• Should we primarily rely on unconsciousness learning (see, for example, Steve’s latest video on how he learns vocabulary based on Krashen’s research)?
  • Or should we also learn consciously by using artificial SRS, etc., e.g. for non-frequent collocations, important grammar patterns, etc.?
    My personal take based on my learning and teaching experience is:
  • output as early as possible, but combine it with a lot of input. esp. as “(ultra)reading while listening based on content flexible audio readers (à la LingQ, ReadLang, etc.)”.
  • combine unconsciousness learning (reading / listening as “natural SRS”) with conscious learning (i.e. artificial SRSes à la Anki, Memrise, etc. for the most frequent 1000-5000 words / sentences at the beginning, explicit pronunciation activities à la Idahosa Ness, and, if necessary, “grammar light” approaches à la Michel Thomas, etc.).
    So I’m definitely in the “(flexible) hybridization” camp when it comes to learning in general and language learning in particular :slight_smile:

Nice WE to you all

There the author writes about the “language module” in our brain, just as we have the “face recognition module”.
But then he jumps to an implicit (if not explicit) conclusion, that it all boils down to an amount of input.

But it’s not that simple. We don’t have just one general “language module” across the board. We have different and highly specified neural populations, that responsive, for example, to singing, but not instrumental music or speech etc.
(LingQ interrupts with URL of this link. Pls, just copy and past, don’t click it)
(“the link you absolutely have to see before you’re ready to understand my point” :D)

Input would be like a messy database, but not a substitution for the actual skill, when it comes to speaking.
It’s like in chess. You’ll reach a higher level of skill just playing chess and rarely watching tournaments or reading theory comparing to those who’s mostly watching tournaments and reading theory, but almost never played it themselves.

The reason, why we seek for some kind of substitution, is what @asad said. “It is extremely expensive to hire a tutor every day”, and sometimes it just isn’t realitic for some of us to do what Will have done.

For example, I rather can learn Chinese that way, than English. Because language Exchange “Russian-English” just doesn’t work, not so many English natives are interested in learning Russian beyond “Privet kak dela”, 95 (actually 100%) are males, interested in dating, not the language exchange.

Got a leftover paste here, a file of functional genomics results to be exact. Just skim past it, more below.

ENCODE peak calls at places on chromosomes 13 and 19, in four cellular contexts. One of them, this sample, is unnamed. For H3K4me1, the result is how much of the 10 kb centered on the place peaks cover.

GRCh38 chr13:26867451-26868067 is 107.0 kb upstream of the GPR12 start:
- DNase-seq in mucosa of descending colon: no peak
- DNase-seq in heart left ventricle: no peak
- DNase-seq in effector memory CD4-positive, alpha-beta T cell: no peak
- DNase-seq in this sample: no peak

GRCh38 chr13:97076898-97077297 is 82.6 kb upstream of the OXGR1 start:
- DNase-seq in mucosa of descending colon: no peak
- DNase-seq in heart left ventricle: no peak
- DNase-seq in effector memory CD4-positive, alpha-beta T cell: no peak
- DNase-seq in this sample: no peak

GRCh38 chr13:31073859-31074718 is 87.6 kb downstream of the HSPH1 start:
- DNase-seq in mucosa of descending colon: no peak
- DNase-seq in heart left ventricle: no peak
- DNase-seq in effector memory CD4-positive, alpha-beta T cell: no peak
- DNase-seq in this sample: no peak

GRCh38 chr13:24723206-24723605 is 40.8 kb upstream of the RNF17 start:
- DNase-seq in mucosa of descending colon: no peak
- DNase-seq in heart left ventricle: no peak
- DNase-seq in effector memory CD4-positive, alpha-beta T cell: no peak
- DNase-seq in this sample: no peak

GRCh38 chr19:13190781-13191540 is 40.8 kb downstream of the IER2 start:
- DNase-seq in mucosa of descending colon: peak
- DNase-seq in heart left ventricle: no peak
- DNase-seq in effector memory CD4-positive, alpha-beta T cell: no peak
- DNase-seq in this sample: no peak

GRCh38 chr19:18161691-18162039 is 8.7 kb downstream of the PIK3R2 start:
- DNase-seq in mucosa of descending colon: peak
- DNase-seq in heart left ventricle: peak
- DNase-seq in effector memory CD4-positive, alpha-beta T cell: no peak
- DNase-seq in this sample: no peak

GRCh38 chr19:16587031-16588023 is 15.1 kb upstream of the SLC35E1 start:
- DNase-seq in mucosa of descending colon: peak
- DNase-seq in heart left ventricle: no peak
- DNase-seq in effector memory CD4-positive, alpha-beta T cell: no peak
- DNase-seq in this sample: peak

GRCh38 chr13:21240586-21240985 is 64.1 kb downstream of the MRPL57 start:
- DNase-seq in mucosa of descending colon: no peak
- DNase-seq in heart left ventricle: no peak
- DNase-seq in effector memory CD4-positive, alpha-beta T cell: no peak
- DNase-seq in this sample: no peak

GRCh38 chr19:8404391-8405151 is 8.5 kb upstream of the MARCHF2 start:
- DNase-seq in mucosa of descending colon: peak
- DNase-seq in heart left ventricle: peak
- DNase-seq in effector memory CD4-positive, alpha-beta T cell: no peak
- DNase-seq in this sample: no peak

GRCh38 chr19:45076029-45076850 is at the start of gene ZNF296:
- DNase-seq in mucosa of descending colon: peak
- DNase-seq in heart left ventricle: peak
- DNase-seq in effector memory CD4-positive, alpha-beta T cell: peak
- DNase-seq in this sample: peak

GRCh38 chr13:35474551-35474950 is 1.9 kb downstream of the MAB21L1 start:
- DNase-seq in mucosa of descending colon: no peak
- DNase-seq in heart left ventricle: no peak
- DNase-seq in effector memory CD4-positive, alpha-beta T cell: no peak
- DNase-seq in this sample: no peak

Chinese people learn Russian for business reasons, at least.

Hiring English tutors for daily intensive practice is expensive, because of the difference of value between Dollar and Ruble. It would be what, like $4.500+ a year? Sure it should be effective for language learning :smiley: It better be!

Some people might have other reasons. It just that there no one size fits all approach.

Our life is a complex thing. All those claims of some young enthusiasts, that they have finally found THE METHOD are at best just marketing for their content on social media, at worst it’s just short-sightedness and obsession.

Input is good. Output is good. Vodka, Beer, Bourbon all are good. Girls, boys, cars, airplanes and birds all are good. Searching for what is good FOR EVERYONE usually isn’t good. History knows many figures, who knew what is best for everyone. It all starts like this. Today you don’t wanna learn languages with input/output, tomorrow you’re in the GULAnG somewhere in Siberia.

“Input is good. Output is good. Vodka, Beer, Bourbon all are good. etc.”
Just mix everything together (input, output, vodka, beer, bourbon, girls, cars, etc.) like I do then you never have to worry about “THE METHOD” :slight_smile:

BTW, the link doesn’t work [is that some secret Russian research for creating the ultimate Soviet brain - sorry, comrade: I couldn’t resist :slight_smile: - that we in the West aren’t allowed to see?]

The page or action you requested has resulted in an error. Please go back to the previous page by using your browser’s Back button, or visit the Home Page.

Here the link:

OMG, I can’t even delete this comment, nor can I really fix the link. Zoraaaan!

LingQ does something to the link. Try to literally copy/paste that link, don’t click